This week we’ve covered two powerful tools to determine when trust is appropriate.
1. Invest time in getting to know people. You’ll get valuable information that will inform your future interactions. Plus, you’ll be more familiar to each other, and more capable of collaborating effectively.
2. Ask “Is trust appropriate here?”
This way you can choose a smart strategy to either manage a threat, or cultivate a trusting relationship. If you blindly try to build trust with someone who has no interest in collaborating, you can end up getting “bitten” and jaded about trust.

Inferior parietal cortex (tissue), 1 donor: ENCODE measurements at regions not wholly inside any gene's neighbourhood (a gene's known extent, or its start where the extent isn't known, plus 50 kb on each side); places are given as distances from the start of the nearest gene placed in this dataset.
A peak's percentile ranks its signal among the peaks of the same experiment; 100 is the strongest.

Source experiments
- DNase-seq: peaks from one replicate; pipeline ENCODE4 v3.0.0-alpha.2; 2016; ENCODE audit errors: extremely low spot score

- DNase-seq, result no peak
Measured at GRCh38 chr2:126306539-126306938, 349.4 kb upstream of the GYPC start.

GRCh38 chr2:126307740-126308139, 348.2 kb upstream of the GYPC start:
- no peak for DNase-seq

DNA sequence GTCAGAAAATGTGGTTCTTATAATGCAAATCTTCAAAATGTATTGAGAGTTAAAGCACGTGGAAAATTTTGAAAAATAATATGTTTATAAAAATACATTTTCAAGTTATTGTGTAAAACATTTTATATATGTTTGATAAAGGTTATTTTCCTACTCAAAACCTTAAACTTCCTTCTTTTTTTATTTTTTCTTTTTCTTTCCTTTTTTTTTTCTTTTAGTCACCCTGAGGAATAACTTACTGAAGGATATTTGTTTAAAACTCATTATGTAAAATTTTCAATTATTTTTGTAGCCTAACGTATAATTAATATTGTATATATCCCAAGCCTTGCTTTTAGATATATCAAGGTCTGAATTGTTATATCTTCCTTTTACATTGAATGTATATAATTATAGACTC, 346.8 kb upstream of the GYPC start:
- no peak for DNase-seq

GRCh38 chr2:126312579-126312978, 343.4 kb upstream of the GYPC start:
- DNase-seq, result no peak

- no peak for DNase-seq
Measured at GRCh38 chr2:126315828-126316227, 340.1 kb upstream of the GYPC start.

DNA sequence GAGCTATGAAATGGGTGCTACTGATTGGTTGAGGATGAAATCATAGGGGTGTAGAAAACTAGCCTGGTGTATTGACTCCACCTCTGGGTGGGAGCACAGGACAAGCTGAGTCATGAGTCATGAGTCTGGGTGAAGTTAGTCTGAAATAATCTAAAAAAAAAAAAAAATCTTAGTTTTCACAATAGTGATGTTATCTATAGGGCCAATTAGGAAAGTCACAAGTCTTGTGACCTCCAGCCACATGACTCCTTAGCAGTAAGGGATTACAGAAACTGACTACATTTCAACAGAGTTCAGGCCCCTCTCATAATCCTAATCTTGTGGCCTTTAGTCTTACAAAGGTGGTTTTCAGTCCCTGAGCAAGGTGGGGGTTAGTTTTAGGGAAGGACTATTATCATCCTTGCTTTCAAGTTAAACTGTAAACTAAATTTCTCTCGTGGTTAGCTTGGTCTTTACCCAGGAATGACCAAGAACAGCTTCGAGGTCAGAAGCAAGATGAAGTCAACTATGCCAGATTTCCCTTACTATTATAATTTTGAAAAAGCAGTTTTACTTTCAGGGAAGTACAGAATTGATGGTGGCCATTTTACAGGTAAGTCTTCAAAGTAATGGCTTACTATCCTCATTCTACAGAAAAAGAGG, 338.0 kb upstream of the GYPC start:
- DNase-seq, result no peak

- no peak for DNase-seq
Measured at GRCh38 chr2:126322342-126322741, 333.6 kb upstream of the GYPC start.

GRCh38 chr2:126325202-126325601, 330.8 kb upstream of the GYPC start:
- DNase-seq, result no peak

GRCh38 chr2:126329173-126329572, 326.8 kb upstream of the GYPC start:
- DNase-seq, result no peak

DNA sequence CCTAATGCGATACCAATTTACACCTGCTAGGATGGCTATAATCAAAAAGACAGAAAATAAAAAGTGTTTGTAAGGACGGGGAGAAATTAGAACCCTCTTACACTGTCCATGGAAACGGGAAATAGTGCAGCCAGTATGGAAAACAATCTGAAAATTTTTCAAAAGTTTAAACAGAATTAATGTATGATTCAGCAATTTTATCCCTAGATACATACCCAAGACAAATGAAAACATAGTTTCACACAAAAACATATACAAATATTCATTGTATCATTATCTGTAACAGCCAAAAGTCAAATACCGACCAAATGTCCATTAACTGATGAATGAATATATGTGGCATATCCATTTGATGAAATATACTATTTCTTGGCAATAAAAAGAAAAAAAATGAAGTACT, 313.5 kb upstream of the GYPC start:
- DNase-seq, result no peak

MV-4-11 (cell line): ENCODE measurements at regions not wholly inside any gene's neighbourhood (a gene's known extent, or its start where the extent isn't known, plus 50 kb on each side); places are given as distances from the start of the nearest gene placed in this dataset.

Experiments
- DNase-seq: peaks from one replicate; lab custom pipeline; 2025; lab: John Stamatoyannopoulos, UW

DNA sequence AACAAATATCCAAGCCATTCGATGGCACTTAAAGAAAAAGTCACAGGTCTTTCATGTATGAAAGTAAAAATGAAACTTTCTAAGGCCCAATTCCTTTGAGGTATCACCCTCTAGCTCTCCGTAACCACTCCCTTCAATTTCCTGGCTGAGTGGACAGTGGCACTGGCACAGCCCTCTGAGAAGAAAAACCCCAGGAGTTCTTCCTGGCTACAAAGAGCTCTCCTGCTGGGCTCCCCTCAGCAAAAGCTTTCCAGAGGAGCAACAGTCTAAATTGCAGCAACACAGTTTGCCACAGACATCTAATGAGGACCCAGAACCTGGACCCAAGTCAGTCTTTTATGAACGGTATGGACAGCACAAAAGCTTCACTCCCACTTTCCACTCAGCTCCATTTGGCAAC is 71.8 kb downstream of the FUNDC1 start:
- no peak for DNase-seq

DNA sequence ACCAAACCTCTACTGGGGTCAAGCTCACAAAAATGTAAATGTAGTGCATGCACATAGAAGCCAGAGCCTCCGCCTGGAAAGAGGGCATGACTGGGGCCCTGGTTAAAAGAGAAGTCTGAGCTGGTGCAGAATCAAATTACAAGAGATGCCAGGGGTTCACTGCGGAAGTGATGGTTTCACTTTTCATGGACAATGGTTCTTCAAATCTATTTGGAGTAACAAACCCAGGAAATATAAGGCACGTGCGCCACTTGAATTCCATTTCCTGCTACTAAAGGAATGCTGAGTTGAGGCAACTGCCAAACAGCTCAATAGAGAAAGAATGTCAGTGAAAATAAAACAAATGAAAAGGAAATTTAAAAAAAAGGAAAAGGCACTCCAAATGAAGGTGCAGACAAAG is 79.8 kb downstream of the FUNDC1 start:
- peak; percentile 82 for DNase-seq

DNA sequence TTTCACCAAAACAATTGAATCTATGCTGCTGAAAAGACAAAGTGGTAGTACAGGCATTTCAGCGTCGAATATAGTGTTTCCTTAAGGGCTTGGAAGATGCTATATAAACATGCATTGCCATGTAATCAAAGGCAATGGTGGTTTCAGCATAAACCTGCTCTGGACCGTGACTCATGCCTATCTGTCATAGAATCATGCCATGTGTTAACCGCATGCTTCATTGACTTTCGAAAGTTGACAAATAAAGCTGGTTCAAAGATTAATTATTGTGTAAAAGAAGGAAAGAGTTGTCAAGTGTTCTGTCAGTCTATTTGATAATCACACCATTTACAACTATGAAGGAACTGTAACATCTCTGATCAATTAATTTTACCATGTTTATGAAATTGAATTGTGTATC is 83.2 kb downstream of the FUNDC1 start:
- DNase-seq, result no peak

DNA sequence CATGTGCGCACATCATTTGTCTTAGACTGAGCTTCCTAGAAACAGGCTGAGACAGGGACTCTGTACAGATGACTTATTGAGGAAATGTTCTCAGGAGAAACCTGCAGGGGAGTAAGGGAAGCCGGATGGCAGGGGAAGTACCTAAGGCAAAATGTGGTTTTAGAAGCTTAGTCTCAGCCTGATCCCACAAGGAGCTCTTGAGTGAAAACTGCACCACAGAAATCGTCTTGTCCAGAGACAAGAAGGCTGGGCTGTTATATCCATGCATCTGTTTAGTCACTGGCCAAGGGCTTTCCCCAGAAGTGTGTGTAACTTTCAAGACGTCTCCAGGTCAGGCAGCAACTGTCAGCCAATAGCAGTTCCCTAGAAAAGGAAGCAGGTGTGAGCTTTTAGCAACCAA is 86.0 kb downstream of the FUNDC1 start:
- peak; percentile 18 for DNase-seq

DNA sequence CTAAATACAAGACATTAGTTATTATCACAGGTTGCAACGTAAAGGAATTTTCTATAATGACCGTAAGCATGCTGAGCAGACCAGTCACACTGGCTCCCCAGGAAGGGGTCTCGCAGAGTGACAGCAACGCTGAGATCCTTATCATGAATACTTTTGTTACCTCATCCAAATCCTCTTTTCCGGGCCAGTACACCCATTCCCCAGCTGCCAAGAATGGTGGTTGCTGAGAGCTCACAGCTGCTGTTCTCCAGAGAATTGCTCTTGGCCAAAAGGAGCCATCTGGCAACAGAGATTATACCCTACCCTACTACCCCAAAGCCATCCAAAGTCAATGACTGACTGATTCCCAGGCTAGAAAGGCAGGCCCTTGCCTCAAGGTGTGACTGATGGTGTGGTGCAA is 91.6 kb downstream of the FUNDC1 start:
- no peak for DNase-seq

In a future week, we’ll look at the ideal case, where
both parties intend to collaborate. Good intentions are just the start: it takes effective trust building skills to plan for success, manage the bumps along the way, and develop those robust relationships that will get you results. We’ll cover:
- how to effectively manage two common pitfalls that lead well-meaning people to mistrust each other
- what you can do when things go awry between well-meaning people, and how an effective approach can dramatically enhance the level of trust
Paul Konasewich, connectleadership.com
© 2007 Paul Konasewich